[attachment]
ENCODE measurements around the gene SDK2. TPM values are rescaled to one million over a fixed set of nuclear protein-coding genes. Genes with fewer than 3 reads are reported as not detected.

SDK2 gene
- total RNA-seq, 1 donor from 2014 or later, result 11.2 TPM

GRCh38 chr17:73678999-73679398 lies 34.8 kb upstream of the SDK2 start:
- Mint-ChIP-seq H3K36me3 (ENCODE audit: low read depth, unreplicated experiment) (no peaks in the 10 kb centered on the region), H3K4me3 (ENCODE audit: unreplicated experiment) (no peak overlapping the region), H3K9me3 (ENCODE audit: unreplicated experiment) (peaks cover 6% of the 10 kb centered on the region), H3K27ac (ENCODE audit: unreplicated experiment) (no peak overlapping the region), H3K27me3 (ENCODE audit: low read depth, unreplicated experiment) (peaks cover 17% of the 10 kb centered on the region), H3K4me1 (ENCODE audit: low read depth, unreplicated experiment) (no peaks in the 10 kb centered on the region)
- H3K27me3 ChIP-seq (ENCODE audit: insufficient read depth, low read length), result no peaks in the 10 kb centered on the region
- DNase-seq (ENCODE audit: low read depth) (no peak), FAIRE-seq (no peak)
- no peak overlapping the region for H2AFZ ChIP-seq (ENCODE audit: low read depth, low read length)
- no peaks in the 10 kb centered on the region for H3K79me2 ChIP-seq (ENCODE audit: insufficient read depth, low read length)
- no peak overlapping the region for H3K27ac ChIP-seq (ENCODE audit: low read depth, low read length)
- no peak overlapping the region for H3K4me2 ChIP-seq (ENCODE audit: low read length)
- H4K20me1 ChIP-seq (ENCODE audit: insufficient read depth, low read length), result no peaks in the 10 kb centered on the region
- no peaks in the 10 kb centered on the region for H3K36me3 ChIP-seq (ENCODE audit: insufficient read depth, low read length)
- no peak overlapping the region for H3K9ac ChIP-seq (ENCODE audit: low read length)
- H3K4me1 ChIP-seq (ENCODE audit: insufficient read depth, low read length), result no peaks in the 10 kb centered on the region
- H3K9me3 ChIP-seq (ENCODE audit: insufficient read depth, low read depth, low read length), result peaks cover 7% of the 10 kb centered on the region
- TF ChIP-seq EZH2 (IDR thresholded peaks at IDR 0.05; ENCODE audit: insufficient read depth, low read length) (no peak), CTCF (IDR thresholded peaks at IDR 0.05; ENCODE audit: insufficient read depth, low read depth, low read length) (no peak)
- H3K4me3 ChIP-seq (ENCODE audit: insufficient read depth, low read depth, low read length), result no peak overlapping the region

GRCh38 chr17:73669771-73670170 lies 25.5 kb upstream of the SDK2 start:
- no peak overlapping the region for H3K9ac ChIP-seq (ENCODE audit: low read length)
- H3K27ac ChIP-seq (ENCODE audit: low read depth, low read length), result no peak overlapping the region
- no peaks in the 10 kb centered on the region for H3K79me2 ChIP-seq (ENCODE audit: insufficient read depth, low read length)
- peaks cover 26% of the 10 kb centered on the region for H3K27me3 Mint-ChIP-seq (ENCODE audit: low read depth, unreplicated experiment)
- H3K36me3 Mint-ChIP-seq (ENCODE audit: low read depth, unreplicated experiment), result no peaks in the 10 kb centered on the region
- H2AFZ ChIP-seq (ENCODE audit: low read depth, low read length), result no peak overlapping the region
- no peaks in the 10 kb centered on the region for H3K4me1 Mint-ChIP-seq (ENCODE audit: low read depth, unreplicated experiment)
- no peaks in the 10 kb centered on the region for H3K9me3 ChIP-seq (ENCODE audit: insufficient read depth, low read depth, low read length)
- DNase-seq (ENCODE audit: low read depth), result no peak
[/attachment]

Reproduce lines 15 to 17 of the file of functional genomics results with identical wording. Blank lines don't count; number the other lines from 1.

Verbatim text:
- H3K4me1 ChIP-seq (ENCODE audit: insufficient read depth, low read length), result no peaks in the 10 kb centered on the region
- H3K9me3 ChIP-seq (ENCODE audit: insufficient read depth, low read depth, low read length), result peaks cover 7% of the 10 kb centered on the region
- TF ChIP-seq EZH2 (IDR thresholded peaks at IDR 0.05; ENCODE audit: insufficient read depth, low read length) (no peak), CTCF (IDR thresholded peaks at IDR 0.05; ENCODE audit: insufficient read depth, low read depth, low read length) (no peak)